Everyone is born with two fears: fear of falling and loud noises. All other fears are either learned or experienced. Some can be as simple as clowns or more dark with a parental figure. The creature in the new horror movie hit of the year, IT (2017), takes those fears and uses them against children to feed off of. IT (2017) is based off of Steven King’s, the modern KING of horror, novel of the same name. There was also an earlier miniseries version, IT (1990), but was criticized for its pacing of the story. However, there will be no comparing the two works to this one and just critique it as a stand alone movie.
IT (2017) follows the life of seven kids being hunted by a demon, known as Pennywise the Dancing Clown, in Derry, Maine of 1989. After he loses his little brother, Georgie, to unknown causes, Bill Denbrough, the main protagonist, wraps himself and his friends in uncovering the dark truth of the town’s children disappearances. The story is brilliantly portrayed, taking its time developing each character in such a way that we end up rooting for them to beat the monster. Some characters, however, weren’t given as much development as others, but they are still likeable due to their quirky character traits. There’s also a balance in tone; some scenes overwhelming the audience with terrifying tension then switching to a more happy and funny tone, allowing the audience a break between all the jump scares and creepy atmosphere. IT (2017) leaves us wanting more and that’s what Hollywood is planning on giving us.
The movie relied heavily on how well the actors were able to portray their characters. Luckily, IT (2017) was surrounded by a talented cast that was able to deliver and make it a movie worth watching. The children were really skilled, especially Jaeden Lieberher, who starred as the stuttering protagonist, and Finn Wolfhard, who has another big role in Stranger Things as Mike Wheeler. Bill Skarsgård was perfect for the role of Pennywise, using his drool, sudden shifts in emotions and spastic movements to make his character truly terrifying. Despite the wide range of characters, there was no noticeable part of the movie that’ll make you think that the acting was not believable. The acting was consistent throughout the film.
Alongside the great performances, IT (2017) has amazing cinematography, as well. Through the use of moving shots, it makes the audience forget that they’re watching a movie and, instead, think that they’re a part of the world that the characters are in. Thus, it unconsciously makes the story and the existence of Pennywise even more terrifying.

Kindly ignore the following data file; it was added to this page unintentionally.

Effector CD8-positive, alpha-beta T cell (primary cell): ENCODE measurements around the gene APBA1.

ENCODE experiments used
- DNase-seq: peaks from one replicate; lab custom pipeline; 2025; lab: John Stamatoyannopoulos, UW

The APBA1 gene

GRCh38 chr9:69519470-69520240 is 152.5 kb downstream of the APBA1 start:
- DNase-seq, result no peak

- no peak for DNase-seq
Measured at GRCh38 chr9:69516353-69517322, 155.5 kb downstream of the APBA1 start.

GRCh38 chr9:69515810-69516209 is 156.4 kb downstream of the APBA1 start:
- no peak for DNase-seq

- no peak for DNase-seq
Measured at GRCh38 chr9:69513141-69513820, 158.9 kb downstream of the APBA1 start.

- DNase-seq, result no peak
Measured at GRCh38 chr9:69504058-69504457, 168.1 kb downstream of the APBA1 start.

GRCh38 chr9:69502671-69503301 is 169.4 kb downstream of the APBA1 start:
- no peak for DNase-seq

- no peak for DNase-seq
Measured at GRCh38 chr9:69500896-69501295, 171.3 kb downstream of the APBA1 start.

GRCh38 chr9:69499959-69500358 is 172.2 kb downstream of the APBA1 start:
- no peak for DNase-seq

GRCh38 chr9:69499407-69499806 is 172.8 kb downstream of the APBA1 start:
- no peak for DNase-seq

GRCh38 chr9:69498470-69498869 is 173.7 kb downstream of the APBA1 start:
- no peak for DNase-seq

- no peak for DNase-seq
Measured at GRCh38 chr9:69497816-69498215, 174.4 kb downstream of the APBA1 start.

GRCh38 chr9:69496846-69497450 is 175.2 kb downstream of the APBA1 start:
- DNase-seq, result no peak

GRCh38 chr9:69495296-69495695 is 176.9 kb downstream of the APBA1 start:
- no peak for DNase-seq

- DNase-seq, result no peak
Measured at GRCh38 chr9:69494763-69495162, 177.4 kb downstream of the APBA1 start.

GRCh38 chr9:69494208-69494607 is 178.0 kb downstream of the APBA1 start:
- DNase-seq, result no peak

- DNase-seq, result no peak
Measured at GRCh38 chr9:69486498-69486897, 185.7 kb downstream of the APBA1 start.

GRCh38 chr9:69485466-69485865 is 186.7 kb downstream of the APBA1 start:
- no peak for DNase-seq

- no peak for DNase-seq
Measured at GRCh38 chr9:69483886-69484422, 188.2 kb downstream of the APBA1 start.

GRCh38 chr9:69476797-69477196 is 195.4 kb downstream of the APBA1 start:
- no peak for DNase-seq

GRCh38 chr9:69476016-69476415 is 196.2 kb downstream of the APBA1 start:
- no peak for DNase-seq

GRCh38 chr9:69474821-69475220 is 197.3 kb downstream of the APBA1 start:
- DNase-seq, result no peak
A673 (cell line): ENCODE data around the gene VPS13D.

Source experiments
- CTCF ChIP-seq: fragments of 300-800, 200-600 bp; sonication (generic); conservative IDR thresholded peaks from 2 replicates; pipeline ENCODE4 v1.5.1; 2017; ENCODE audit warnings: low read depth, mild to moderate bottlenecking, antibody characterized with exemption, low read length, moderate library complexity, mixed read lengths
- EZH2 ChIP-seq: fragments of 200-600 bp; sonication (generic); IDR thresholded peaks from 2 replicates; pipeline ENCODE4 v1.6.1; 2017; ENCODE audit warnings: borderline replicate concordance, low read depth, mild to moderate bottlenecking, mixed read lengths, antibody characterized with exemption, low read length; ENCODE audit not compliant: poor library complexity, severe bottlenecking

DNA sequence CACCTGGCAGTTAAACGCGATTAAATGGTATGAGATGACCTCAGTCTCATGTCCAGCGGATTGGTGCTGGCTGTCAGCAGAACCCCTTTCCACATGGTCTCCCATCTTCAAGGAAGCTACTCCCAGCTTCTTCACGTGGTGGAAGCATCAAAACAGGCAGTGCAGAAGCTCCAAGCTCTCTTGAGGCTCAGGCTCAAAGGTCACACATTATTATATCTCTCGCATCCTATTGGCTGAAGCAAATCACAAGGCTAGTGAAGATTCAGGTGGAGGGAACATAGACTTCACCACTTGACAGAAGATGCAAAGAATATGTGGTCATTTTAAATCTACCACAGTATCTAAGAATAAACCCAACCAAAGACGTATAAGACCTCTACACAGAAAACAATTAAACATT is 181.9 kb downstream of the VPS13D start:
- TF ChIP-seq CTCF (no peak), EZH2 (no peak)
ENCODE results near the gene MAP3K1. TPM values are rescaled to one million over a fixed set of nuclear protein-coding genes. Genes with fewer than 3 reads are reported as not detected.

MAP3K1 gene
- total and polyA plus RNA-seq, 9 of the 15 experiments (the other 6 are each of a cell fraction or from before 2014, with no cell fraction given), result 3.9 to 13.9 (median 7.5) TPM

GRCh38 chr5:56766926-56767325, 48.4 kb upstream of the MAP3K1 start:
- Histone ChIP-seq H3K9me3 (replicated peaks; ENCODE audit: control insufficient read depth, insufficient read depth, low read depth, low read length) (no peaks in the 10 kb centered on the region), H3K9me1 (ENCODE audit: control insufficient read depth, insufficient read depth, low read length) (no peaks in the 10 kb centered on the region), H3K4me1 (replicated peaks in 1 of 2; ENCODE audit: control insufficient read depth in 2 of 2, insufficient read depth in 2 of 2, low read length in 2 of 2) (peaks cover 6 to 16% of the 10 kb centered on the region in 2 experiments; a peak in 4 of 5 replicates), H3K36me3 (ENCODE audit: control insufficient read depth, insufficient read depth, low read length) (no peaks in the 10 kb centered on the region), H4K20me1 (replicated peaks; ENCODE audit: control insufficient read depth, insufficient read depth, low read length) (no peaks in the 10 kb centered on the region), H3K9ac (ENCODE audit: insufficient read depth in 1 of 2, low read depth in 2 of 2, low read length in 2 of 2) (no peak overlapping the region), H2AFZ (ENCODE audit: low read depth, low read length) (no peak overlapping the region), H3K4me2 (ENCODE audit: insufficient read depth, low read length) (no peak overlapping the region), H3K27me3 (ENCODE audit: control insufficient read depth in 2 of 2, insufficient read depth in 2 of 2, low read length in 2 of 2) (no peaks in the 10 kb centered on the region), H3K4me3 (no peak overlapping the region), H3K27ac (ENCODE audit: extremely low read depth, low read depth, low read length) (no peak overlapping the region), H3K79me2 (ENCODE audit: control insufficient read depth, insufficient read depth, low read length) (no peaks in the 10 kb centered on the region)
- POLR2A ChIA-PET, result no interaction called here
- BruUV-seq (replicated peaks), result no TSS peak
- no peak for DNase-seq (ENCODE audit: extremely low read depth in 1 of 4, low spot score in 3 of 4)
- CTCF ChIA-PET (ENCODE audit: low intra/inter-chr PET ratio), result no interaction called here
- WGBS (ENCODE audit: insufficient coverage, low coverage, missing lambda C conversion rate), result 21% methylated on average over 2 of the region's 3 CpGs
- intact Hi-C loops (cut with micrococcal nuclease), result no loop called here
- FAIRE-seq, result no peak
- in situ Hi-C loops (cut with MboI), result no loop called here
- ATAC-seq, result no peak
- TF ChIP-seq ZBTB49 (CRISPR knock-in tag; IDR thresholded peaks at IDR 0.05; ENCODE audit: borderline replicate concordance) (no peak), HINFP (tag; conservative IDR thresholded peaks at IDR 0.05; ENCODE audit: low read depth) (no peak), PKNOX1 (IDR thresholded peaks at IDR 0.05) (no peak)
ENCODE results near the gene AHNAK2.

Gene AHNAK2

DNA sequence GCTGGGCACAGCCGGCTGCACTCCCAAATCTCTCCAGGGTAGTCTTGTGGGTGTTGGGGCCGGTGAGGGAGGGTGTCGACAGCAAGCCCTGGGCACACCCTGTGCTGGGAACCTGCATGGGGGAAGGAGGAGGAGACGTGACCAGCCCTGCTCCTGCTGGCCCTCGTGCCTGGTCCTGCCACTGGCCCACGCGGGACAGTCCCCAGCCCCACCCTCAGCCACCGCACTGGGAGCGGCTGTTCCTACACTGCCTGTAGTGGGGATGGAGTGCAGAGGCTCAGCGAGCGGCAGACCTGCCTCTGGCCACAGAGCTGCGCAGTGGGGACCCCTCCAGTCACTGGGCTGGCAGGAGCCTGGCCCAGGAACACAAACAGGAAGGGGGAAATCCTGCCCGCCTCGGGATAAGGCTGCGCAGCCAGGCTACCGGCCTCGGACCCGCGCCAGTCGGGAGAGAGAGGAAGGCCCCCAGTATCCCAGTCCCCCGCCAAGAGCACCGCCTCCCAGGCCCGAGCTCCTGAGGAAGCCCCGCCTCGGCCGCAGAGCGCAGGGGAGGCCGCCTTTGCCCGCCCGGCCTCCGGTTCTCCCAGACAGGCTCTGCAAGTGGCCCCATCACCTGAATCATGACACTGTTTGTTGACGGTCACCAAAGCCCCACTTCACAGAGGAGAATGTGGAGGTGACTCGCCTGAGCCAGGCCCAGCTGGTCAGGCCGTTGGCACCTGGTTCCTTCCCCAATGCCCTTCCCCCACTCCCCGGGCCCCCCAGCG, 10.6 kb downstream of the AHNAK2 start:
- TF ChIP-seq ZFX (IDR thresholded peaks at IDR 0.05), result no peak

The special effects were also a vital piece in making the movie work, with all its different monsters and gore, and the movie was able to do it really well. The range of monsters presented a challenge to the production team, but the special effects were able to make the creatures pretty lifelike. Although there were some moments that the effects could have been better, it didn’t pull the audience out of the film since they were already so engrossed by the story.
Horror is defined by soundtracks; if a horror doesn’t have the correct sounds or ambience, the audience won’t be scared. This is definitely not the case with IT (2017). Benjamin Wallfisch used orchestra to fit the separate tones of the scenes, whether it be more happy or scary, and produced an amazing horror soundtrack. It also incorporated some 80s songs to really put us into the time period of the story. The music was able to add a lot to IT (2017) by making it more scary.
One out of the many things that is great about this movie is that there is an underlying meaning to it. A lot of modern horror focuses more on the scares than a message. But this film is entirely different, including themes of overcoming fears and teamwork. There’s no such thing as people not being afraid of something. Everyone has their own fear. We just have to overcome them with the help of our loved ones. As Franklin D. Roosevelt once put it; the only thing we have to fear is fear itself.
Everything about IT (2017) is great, so much so that it should be held up as a paragon for modern horror movies. From the acting to the soundtrack, it is definitely worth the two hour and fifteen minute watch, which goes by very fast anyway since it’s such an entertaining time. Obviously this movie isn’t for people who get scared very easily or don’t like horror, but, if you do, I highly recommend it.